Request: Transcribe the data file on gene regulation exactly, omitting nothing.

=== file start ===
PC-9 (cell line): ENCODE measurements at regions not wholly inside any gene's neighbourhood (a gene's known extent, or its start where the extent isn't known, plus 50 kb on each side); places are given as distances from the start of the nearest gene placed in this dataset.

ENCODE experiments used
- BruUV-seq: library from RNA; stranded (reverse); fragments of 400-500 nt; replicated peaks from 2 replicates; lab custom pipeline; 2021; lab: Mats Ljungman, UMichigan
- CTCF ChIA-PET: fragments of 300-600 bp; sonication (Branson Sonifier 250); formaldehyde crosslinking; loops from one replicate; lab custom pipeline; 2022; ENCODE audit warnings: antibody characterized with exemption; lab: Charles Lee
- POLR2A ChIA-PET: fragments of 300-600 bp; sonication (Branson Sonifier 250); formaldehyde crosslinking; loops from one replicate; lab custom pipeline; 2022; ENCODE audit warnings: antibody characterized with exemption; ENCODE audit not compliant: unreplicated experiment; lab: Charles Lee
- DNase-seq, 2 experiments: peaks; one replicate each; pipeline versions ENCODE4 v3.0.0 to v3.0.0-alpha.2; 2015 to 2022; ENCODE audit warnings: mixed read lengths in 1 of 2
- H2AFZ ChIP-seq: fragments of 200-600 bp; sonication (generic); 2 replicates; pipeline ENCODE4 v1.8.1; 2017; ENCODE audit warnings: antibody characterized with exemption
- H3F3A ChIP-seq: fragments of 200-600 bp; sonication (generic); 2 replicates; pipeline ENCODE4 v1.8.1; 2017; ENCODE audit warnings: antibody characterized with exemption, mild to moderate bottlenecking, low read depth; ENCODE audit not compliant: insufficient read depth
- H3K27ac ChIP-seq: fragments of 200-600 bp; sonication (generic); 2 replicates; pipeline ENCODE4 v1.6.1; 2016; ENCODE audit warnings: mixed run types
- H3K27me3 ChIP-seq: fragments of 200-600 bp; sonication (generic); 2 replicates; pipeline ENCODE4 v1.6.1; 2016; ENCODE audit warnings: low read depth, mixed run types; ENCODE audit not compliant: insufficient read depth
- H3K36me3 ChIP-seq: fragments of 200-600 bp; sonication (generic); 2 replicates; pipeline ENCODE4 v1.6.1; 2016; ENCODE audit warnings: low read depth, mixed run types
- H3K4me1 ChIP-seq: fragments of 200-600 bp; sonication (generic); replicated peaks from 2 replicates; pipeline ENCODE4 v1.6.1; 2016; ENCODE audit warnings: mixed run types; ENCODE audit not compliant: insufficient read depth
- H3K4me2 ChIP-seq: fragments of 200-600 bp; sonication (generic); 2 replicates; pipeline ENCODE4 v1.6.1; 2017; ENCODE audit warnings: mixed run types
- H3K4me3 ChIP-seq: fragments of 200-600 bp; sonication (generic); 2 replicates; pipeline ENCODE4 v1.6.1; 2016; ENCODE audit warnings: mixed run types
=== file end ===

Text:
PC-9 (cell line): ENCODE measurements at regions not wholly inside any gene's neighbourhood (a gene's known extent, or its start where the extent isn't known, plus 50 kb on each side); places are given as distances from the start of the nearest gene placed in this dataset.

ENCODE experiments used
- BruUV-seq: library from RNA; stranded (reverse); fragments of 400-500 nt; replicated peaks from 2 replicates; lab custom pipeline; 2021; lab: Mats Ljungman, UMichigan
- CTCF ChIA-PET: fragments of 300-600 bp; sonication (Branson Sonifier 250); formaldehyde crosslinking; loops from one replicate; lab custom pipeline; 2022; ENCODE audit warnings: antibody characterized with exemption; lab: Charles Lee
- POLR2A ChIA-PET: fragments of 300-600 bp; sonication (Branson Sonifier 250); formaldehyde crosslinking; loops from one replicate; lab custom pipeline; 2022; ENCODE audit warnings: antibody characterized with exemption; ENCODE audit not compliant: unreplicated experiment; lab: Charles Lee
- DNase-seq, 2 experiments: peaks; one replicate each; pipeline versions ENCODE4 v3.0.0 to v3.0.0-alpha.2; 2015 to 2022; ENCODE audit warnings: mixed read lengths in 1 of 2
- H2AFZ ChIP-seq: fragments of 200-600 bp; sonication (generic); 2 replicates; pipeline ENCODE4 v1.8.1; 2017; ENCODE audit warnings: antibody characterized with exemption
- H3F3A ChIP-seq: fragments of 200-600 bp; sonication (generic); 2 replicates; pipeline ENCODE4 v1.8.1; 2017; ENCODE audit warnings: antibody characterized with exemption, mild to moderate bottlenecking, low read depth; ENCODE audit not compliant: insufficient read depth
- H3K27ac ChIP-seq: fragments of 200-600 bp; sonication (generic); 2 replicates; pipeline ENCODE4 v1.6.1; 2016; ENCODE audit warnings: mixed run types
- H3K27me3 ChIP-seq: fragments of 200-600 bp; sonication (generic); 2 replicates; pipeline ENCODE4 v1.6.1; 2016; ENCODE audit warnings: low read depth, mixed run types; ENCODE audit not compliant: insufficient read depth
- H3K36me3 ChIP-seq: fragments of 200-600 bp; sonication (generic); 2 replicates; pipeline ENCODE4 v1.6.1; 2016; ENCODE audit warnings: low read depth, mixed run types
- H3K4me1 ChIP-seq: fragments of 200-600 bp; sonication (generic); replicated peaks from 2 replicates; pipeline ENCODE4 v1.6.1; 2016; ENCODE audit warnings: mixed run types; ENCODE audit not compliant: insufficient read depth
- H3K4me2 ChIP-seq: fragments of 200-600 bp; sonication (generic); 2 replicates; pipeline ENCODE4 v1.6.1; 2017; ENCODE audit warnings: mixed run types
- H3K4me3 ChIP-seq: fragments of 200-600 bp; sonication (generic); 2 replicates; pipeline ENCODE4 v1.6.1; 2016; ENCODE audit warnings: mixed run types